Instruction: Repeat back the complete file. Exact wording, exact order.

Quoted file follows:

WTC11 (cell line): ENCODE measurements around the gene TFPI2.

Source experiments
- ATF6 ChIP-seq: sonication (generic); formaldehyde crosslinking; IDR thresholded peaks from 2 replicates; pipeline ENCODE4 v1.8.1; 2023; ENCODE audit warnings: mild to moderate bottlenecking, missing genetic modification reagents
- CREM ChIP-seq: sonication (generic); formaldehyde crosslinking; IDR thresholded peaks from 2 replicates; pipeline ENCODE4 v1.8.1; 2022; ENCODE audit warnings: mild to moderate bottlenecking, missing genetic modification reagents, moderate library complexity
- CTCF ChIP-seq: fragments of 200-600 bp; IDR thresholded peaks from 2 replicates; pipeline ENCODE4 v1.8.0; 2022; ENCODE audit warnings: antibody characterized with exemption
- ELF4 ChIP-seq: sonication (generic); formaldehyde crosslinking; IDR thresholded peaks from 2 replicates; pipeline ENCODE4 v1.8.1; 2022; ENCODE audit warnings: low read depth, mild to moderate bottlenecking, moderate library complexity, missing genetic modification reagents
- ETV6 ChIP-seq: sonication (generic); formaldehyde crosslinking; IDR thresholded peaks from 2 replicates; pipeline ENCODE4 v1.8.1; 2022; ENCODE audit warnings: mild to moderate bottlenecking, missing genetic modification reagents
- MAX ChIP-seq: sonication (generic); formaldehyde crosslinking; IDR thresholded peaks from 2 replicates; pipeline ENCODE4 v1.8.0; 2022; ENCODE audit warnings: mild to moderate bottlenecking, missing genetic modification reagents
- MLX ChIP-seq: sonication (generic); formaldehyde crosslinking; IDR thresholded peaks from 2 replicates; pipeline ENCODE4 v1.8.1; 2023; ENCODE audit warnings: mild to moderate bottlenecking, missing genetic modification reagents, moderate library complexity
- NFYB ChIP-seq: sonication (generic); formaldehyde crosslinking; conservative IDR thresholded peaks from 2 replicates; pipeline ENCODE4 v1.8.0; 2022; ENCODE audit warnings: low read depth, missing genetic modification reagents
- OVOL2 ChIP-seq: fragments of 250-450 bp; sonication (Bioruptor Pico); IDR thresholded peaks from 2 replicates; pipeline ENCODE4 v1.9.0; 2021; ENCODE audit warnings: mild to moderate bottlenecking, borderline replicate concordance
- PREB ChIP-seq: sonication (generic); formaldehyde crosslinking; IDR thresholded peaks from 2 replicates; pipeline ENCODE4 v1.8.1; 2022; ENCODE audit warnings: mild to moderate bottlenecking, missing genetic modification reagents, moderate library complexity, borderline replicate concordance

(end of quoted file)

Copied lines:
WTC11 (cell line): ENCODE measurements around the gene TFPI2.

Source experiments
- ATF6 ChIP-seq: sonication (generic); formaldehyde crosslinking; IDR thresholded peaks from 2 replicates; pipeline ENCODE4 v1.8.1; 2023; ENCODE audit warnings: mild to moderate bottlenecking, missing genetic modification reagents
- CREM ChIP-seq: sonication (generic); formaldehyde crosslinking; IDR thresholded peaks from 2 replicates; pipeline ENCODE4 v1.8.1; 2022; ENCODE audit warnings: mild to moderate bottlenecking, missing genetic modification reagents, moderate library complexity
- CTCF ChIP-seq: fragments of 200-600 bp; IDR thresholded peaks from 2 replicates; pipeline ENCODE4 v1.8.0; 2022; ENCODE audit warnings: antibody characterized with exemption
- ELF4 ChIP-seq: sonication (generic); formaldehyde crosslinking; IDR thresholded peaks from 2 replicates; pipeline ENCODE4 v1.8.1; 2022; ENCODE audit warnings: low read depth, mild to moderate bottlenecking, moderate library complexity, missing genetic modification reagents
- ETV6 ChIP-seq: sonication (generic); formaldehyde crosslinking; IDR thresholded peaks from 2 replicates; pipeline ENCODE4 v1.8.1; 2022; ENCODE audit warnings: mild to moderate bottlenecking, missing genetic modification reagents
- MAX ChIP-seq: sonication (generic); formaldehyde crosslinking; IDR thresholded peaks from 2 replicates; pipeline ENCODE4 v1.8.0; 2022; ENCODE audit warnings: mild to moderate bottlenecking, missing genetic modification reagents
- MLX ChIP-seq: sonication (generic); formaldehyde crosslinking; IDR thresholded peaks from 2 replicates; pipeline ENCODE4 v1.8.1; 2023; ENCODE audit warnings: mild to moderate bottlenecking, missing genetic modification reagents, moderate library complexity
- NFYB ChIP-seq: sonication (generic); formaldehyde crosslinking; conservative IDR thresholded peaks from 2 replicates; pipeline ENCODE4 v1.8.0; 2022; ENCODE audit warnings: low read depth, missing genetic modification reagents
- OVOL2 ChIP-seq: fragments of 250-450 bp; sonication (Bioruptor Pico); IDR thresholded peaks from 2 replicates; pipeline ENCODE4 v1.9.0; 2021; ENCODE audit warnings: mild to moderate bottlenecking, borderline replicate concordance
- PREB ChIP-seq: sonication (generic); formaldehyde crosslinking; IDR thresholded peaks from 2 replicates; pipeline ENCODE4 v1.8.1; 2022; ENCODE audit warnings: mild to moderate bottlenecking, missing genetic modification reagents, moderate library complexity, borderline replicate concordance